To Cheat or Not To Cheat? – West Point Life Lesson #3


To Cheat or Not To Cheat? – West Point Life Lesson #3

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As a Cadet at the United States Military Academy, I was required to memorize a lot of “Plebe Knowledge”.  I was issued a small black book affectionately called Bugle Notes.  This little book was packed with mottos, mission statements, quotes and other fun facts regarding the history and heritage of West Point.  An upper class cadet would quiz me on this knowledge and if I did not know a particular passage verbatim, then there would be “hell to pay” and my life suddenly became miserable.

I did what I had to do and memorized every word of that little book.  After a while they just became words to me and were not internalized, except for one sentence that changed how I approached my life, after my first summer at West Point.

“A cadet will not lie, cheat, steal, or tolerate those who do.”  A cadet’s life revolves around that statement and is the foundation of daily life at West Point.  I was required to memorize this statement and it was hammered into my soul every single day my first summer at West Point.

 

This simple statement, known as the  Cadet Honor Code, is unique in that it is enforced by the Corp of Cadets at West Point.   The Corp of Cadets would “police” its own ranks and would run the system effectively to ensure that the Corp remained clean and true to its values and beliefs.  It was a major deal if a cadet was accused of an honor violation.  If a cadet were found guilty of an honor violation, it would be passed up through the chain-of-command and ultimately to the Secretary of the Army for a recommendation of expulsion.

At first, I followed the code out of fear.  I worked hard to get an appointment to the Academy and I was not going to let anything jeopardize my future, but soon I began to internalize it and understood the power of a person’s honor and integrity.  I pondered on the power of the Honor Code and came to appreciate the value of trust.  I witnessed firsthand the pain of being accused, by your peers, of violating your honor or the trust of others.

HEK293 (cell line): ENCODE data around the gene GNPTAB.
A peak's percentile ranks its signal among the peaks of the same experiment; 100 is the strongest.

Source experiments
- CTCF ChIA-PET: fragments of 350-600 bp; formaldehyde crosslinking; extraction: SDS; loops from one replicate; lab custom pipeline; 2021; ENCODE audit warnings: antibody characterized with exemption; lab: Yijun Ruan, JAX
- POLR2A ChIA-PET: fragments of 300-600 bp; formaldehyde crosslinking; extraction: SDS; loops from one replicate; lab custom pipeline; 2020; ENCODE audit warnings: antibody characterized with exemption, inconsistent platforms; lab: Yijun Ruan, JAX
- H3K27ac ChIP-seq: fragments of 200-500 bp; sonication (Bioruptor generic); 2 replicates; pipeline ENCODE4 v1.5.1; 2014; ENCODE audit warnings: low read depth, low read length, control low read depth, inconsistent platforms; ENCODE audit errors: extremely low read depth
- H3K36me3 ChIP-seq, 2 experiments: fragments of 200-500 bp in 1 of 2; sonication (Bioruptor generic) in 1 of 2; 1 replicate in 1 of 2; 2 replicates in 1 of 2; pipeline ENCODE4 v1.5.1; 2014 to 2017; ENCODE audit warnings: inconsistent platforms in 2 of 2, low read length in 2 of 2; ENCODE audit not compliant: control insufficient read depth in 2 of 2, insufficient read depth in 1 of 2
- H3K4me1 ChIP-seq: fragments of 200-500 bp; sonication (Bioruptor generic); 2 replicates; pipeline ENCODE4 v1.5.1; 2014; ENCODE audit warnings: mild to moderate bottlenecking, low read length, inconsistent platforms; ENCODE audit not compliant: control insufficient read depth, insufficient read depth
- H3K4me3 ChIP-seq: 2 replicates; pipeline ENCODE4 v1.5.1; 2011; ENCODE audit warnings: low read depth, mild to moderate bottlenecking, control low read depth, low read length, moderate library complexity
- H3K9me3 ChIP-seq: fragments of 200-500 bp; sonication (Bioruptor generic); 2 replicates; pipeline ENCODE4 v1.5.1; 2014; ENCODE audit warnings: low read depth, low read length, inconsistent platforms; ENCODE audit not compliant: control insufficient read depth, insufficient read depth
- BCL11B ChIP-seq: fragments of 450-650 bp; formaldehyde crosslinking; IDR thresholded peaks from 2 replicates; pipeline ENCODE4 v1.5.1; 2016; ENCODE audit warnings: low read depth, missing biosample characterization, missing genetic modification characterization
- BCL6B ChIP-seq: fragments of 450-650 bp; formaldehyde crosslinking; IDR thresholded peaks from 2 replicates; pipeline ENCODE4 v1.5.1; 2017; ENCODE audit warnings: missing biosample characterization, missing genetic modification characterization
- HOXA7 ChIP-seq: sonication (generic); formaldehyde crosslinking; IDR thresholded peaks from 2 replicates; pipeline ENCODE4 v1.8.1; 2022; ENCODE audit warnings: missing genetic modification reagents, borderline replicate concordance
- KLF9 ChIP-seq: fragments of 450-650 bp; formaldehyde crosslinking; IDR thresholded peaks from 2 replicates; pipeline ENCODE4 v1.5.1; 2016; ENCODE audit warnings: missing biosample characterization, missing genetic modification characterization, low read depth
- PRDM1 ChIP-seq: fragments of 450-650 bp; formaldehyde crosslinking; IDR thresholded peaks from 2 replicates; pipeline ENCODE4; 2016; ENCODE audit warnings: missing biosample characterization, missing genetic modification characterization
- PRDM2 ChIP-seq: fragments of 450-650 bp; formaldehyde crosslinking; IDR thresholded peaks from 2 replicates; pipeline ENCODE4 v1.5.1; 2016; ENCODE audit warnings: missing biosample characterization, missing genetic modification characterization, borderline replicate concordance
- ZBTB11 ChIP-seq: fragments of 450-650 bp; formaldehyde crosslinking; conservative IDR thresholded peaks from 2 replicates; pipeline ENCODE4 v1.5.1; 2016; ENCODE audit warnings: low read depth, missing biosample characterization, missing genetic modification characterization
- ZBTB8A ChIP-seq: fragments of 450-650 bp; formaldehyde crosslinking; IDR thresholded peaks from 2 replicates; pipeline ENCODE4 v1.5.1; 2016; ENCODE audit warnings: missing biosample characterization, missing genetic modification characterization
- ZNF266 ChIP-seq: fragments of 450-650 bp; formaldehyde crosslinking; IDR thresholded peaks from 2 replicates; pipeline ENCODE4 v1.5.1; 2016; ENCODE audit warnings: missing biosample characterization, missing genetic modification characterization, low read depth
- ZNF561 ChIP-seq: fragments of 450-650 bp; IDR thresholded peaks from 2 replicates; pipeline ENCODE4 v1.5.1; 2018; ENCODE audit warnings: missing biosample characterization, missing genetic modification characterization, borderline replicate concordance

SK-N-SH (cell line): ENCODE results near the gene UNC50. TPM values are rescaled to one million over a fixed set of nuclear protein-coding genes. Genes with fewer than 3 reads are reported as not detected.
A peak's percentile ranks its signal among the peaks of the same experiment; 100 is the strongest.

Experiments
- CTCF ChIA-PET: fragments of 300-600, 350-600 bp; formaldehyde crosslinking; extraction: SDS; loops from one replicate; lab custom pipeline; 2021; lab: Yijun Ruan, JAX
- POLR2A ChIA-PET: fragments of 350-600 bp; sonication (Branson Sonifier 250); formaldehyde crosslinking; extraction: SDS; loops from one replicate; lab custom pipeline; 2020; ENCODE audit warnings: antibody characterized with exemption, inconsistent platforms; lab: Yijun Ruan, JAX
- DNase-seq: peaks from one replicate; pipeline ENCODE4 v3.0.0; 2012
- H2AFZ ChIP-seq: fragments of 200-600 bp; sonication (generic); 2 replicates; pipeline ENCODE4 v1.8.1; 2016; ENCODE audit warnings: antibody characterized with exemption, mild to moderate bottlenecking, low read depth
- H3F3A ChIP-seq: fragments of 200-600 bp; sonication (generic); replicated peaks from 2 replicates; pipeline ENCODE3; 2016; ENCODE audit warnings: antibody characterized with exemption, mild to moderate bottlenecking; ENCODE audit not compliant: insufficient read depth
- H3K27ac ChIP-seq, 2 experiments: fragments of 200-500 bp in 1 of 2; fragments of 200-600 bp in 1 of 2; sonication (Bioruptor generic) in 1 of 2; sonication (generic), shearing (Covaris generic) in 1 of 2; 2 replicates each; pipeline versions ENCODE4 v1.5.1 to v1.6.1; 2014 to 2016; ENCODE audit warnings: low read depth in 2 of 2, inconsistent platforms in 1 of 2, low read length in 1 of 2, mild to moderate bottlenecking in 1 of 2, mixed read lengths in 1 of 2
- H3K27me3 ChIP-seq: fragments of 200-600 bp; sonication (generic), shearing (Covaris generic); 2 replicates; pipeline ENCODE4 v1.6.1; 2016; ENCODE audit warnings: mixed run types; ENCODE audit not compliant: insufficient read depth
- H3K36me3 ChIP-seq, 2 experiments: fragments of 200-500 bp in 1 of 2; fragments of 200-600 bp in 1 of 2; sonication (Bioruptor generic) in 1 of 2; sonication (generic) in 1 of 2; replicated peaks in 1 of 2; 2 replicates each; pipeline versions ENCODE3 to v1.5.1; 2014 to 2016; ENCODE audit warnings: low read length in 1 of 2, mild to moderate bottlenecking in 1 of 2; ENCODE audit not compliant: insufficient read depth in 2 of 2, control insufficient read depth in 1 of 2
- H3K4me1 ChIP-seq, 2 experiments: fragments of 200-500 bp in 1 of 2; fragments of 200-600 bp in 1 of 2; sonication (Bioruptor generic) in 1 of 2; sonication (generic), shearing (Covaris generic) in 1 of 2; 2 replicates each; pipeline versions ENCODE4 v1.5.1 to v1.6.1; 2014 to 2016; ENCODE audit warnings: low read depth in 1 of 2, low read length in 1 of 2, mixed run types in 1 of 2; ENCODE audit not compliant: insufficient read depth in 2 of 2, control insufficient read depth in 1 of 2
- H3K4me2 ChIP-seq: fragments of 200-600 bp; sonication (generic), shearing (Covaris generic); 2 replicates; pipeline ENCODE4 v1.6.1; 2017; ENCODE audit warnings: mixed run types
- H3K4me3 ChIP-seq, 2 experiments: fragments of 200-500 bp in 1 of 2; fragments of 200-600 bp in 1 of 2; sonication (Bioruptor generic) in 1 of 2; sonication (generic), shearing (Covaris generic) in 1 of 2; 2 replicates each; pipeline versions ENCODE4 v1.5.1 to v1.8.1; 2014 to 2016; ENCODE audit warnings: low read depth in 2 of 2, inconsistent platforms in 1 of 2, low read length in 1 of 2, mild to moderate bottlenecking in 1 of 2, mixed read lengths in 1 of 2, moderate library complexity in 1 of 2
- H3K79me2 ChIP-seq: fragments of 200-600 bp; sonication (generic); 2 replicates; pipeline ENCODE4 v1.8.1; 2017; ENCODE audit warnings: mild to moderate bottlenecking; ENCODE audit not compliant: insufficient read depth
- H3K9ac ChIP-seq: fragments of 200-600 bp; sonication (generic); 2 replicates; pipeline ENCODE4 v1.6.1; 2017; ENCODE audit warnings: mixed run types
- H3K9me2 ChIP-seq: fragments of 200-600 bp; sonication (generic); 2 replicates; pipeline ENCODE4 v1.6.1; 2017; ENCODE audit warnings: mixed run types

I watched friends go through the trial process and the toll it took on their lives and their futures.  Many times, violations were usually based on something quite simple.  It might be a “little white lie” or someone gaining “unfair” advantage on something very tiny in the overall scheme of things.  At West Point, everything is taken to the extreme, because an Officer’s actions on the battlefield could lead to loss of life.  In the case of the Honor Code, I was always amazed at how swiftly an honor violation would be handled.  One day I would hear someone was accused of a violation and the next day they would be gone!

It wasn’t until after I graduated from the Academy and began to experience real life that I understood the wisdom behind the Honor Code.  Trust in a relationship is EVERYTHING; it is the glue that holds the relationship together.  Once you violate trust, then it is difficult and near impossible to come back.  The institution at West Point did not tolerate cheaters and cleansed itself of such violators quickly and efficiently, but then again so does the institution of life.  If you cheat in life, it catches up to you, and even though there is not a formal system of weeding out the cheaters, like West Point, cheaters ultimately lose and suffer the consequences of expulsion from the good graces of society.  Those who cheat may gain short term success, but are never prosperous in long term, just ask Pete Rose, Mark McGuire, or Lance Armstrong.

I am grateful that my experiences at the Academy taught me the importance of my honor and integrity and showed me how to conduct myself as an officer and a gentleman.  I used to believe that the Honor Code was a unique calling for the West Point Graduate, but now I know it is a foundational principle to be internalized by all.

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